MeeGo, the Intel/Nokia cloud-oriented mobile OS, was widely dismissed when Nokia adopted WP7. But Intel has not given up on the platform and has announced a new Chinese development venture focused on making it an alternative to Android.
Nokia is still treating MeeGo as something of a fallback system, continuing some open source projects with an eye to future device form factors, and promising a product running the OS this summer.
But Intel appears keen to take MeeGo forward in a far more positive way, with or without Nokia. This week, it has reworked the user interface, which it showed off together with its latest Atom processor and first real hope in tablets, Oak Trail. And it has also announced the MeeGo development center with partner Tencent.
Ironically enough, Intel said its Chinese MeeGo efforts are designed to position its Linux-based OS as an "open alternative" to Android. The Google OS has come under fire recently for going back on its open source roots, with key enhancements firmly under the search giant's control and sometimes, as with the new Honeycomb tablet release, confined just to a select group of partners.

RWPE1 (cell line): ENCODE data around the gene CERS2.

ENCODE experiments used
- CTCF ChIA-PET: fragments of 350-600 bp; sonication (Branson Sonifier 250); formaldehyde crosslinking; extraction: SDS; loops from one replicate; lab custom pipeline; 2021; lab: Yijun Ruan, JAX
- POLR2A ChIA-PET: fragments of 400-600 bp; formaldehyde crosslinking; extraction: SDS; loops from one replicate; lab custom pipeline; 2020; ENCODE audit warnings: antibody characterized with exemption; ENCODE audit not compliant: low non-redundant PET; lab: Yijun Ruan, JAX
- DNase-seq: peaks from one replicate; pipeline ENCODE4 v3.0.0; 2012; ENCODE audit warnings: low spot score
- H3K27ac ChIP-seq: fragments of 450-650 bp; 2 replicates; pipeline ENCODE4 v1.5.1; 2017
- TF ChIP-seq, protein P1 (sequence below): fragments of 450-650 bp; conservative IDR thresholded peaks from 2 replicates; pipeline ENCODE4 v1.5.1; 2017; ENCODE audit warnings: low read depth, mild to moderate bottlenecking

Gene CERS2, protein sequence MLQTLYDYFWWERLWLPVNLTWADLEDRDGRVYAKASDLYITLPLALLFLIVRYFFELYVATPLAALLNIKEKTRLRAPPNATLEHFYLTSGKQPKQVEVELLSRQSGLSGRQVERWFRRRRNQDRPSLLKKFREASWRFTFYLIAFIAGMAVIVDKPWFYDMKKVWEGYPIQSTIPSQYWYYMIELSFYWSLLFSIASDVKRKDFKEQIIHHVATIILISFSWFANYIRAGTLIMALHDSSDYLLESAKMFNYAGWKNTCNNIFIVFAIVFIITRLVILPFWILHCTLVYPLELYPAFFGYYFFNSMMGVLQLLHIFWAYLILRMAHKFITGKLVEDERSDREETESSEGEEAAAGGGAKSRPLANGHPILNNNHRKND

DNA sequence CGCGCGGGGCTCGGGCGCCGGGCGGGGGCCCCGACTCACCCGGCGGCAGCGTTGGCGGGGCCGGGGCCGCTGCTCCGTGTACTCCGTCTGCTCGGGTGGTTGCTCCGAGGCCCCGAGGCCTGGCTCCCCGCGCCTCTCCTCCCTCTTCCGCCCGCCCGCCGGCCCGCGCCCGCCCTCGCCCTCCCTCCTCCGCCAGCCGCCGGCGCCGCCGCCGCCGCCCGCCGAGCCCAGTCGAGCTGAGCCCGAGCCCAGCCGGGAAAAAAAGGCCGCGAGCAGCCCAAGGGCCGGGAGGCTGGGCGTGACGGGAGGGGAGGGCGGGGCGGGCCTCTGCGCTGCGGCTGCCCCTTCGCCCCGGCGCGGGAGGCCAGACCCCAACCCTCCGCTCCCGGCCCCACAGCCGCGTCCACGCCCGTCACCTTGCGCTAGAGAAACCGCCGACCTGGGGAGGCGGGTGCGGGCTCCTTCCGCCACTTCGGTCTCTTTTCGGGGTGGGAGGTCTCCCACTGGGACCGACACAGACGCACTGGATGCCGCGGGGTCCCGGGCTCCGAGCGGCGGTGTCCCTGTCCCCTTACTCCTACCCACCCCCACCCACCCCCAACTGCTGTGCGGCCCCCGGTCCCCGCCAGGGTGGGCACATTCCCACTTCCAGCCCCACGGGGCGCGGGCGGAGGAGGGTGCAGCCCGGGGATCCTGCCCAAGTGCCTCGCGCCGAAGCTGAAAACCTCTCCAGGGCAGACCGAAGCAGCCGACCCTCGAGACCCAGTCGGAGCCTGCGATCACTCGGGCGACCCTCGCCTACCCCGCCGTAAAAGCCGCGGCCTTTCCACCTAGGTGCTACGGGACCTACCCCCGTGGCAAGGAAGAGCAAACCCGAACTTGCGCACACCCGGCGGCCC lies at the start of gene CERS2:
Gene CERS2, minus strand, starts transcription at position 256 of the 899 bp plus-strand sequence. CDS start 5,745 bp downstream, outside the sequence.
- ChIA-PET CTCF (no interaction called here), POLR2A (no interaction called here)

MeeGo does have full Linux credentials, being hosted by the Linux Foundation (Android has been relegated to being a Linux 'fork'). But the choice of China to present it as a friendlier OS than Google is more likely to reflect Google's difficulties in that country, where its battles with the government over censorship have led to its restricting some activities.
This has led some Chinese operators and vendors either modifying Android to minimize Google's presence, or looking for other options which they could control - with MeeGo perhaps looking to step into that breach.